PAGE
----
As a requirement of MBA program from Department of Finance, University of Dhaka, we have prepared our report as a course material of MBA Course no: 526 ( Foreign exchange and International Risk Management) with the objective of finding out the foreign exchange relationship of China. That is included with export- import composition. China is the world's fastest growing major economy, and perhaps the most dynamic. Since 1978, when the country announced its opening up and reform policy, and began experimenting with capitalism and market forces, the country's economy has boomed. While growth has begun to slow sharply in 2008, after growing at close to 12 percent in 2007, China is a rising global economic power. Growth has been driven by exports and heavy investment in infrastructure and manufacturing. Coastal regions are powered by manufacturing, but state-owned companies continue to dominate the domestic economy, even though private entrepreneurs are beginning to thrive. In recent years, China has racked up a huge trade surplus with the rest of the world, particularly the United States and Europe, and has also accumulated over $1 trillion in foreign currency reserves. The country's stock market is troubled and volatile, though an increasingly powerful force. Widespread bribery and corruption are formidable challenges for companies doing business here. Intellectual property theft and counterfeiting are also persistent problems. Still, China has some of the world's most dynamic Internet companies, such as Baidu.com, Tencent and Alibaba.com, and a growing number of wealthy entrepreneurs and billionaires. Many of the world's biggest and most prestigious brands, such as Coca-Cola, Microsoft and Procter & Gamble are aggressively expanding their operations in China. China has previously been one of the fastest-growing economies in recent years. However, stimulus measures implemented by the government have created the risk of asset bubbles developing and China is looking at ways of gently slowing growth to what it sees as more sustainable levels. These measures have included a curb on lending to prevent overheating in the property and investment markets, and tightened monetary supply.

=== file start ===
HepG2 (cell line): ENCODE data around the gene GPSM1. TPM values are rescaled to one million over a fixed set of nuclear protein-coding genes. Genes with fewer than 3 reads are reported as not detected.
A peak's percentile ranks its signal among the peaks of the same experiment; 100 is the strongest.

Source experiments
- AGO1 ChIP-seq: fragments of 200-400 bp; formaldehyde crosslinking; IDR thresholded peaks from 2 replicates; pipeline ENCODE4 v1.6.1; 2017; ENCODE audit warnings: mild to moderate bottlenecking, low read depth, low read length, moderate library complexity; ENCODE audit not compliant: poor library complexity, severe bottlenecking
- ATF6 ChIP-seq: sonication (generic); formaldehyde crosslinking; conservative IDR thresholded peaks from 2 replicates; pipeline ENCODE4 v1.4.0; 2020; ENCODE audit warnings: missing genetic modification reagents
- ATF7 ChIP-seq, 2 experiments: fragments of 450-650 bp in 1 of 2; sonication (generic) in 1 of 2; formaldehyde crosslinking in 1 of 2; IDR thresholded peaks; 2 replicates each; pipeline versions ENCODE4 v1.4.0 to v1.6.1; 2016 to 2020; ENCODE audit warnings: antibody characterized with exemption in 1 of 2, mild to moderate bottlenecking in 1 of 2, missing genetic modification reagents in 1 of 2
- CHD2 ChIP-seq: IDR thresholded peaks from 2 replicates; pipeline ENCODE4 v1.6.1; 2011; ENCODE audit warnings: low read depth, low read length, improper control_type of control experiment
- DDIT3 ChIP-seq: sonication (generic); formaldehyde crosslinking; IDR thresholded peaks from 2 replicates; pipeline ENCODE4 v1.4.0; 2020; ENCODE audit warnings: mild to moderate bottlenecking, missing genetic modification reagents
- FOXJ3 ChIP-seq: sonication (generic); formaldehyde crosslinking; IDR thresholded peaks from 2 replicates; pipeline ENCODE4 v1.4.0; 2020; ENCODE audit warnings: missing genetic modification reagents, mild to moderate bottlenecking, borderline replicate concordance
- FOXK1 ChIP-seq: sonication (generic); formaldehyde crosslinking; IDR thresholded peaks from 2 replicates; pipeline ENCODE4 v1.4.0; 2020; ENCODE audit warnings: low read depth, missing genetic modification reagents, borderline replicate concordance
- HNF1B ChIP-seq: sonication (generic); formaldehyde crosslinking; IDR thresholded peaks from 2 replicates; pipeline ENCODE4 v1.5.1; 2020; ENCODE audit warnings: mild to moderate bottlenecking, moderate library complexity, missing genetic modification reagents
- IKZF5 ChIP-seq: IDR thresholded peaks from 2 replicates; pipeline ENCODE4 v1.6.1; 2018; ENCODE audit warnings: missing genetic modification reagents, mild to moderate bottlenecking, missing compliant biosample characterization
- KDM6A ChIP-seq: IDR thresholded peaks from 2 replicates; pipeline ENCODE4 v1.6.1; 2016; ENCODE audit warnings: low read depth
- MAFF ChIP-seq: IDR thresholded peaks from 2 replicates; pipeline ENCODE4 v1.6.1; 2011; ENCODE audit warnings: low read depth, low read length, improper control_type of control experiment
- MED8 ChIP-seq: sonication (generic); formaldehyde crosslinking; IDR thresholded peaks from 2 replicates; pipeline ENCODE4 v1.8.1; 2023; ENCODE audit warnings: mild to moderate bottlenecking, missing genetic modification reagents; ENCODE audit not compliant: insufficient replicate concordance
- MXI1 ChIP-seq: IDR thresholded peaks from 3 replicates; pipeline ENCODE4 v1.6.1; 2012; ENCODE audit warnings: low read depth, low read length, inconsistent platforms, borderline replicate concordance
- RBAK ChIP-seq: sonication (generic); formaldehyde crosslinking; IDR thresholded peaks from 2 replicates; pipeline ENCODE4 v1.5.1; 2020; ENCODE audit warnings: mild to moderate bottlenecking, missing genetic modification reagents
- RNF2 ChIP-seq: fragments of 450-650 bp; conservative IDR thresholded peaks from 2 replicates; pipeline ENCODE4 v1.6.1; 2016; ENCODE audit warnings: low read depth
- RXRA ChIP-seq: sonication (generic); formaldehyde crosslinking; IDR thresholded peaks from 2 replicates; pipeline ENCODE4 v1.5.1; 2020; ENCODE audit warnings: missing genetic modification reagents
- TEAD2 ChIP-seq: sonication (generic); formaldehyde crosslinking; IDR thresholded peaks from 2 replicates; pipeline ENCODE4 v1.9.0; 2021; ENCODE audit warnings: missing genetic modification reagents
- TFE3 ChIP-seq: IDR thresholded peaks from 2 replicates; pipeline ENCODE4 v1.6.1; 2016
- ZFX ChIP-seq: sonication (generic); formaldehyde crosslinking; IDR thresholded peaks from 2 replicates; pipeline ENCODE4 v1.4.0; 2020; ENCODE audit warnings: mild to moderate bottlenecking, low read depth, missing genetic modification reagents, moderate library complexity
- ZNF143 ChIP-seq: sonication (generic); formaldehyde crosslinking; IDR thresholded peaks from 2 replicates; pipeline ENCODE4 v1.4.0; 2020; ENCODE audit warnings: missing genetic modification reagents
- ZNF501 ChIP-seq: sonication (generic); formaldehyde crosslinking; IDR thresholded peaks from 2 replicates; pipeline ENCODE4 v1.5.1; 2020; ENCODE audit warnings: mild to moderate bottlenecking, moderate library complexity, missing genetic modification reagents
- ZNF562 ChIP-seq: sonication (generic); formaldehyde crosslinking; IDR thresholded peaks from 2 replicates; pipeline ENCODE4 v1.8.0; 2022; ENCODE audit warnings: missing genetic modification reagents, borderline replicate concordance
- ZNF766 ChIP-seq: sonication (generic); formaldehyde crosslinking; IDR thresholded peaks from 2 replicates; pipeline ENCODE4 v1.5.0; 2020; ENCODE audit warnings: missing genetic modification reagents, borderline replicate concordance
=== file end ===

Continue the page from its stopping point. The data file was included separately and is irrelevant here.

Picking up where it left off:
However, it is not just domestic factors influencing growth. Another reason for the slide is the slowdown in exports because of weakening demand from Europe and the US. Data showed output from factories and workshops in the country rose 13.9% for all of 2011, which is a slower pace than in 2010. China is the fourth largest exporter to the world, with over 5 percent of the world export market. China exports were worth 174.7 Billion USD in December of 2011. Export growth has continued to be a major component supporting China's rapid economic growth. Exports of goods and services constitute 39.7% of its GDP. China major exports are: office machines & data processing equipment, telecommunications equipment, electrical machinery and apparel & clothing. China’s largest exports markets are European Union, United States, Hong Kong, Japan and South Korea. China ranks fourth in the world exports. Of over 2 million companies located in China, less than 5 percent take part in activities directly related to export, according to the Department of Foreign Trade of China. The contribution of smaller-scale enterprises to the China export picture has been on the rise since 1977. Almost half of total exported goods and services were produced by companies having somewhere between 10 to 499 employees. Exports from China rose 13.4 percent in December compared with a year ago, while import growth unexpectedly slowed to 11.8 percent because of lower prices and moderating domestic demand, government data released Tuesday showed. Overall, the Chinese trade surplus shrank to $155 billion in 2011, from $183 billion in 2010, as imports picked up and demand for Chinese goods in Europe and elsewhere softened. IHS Global Insight, an economic forecasting firm,...
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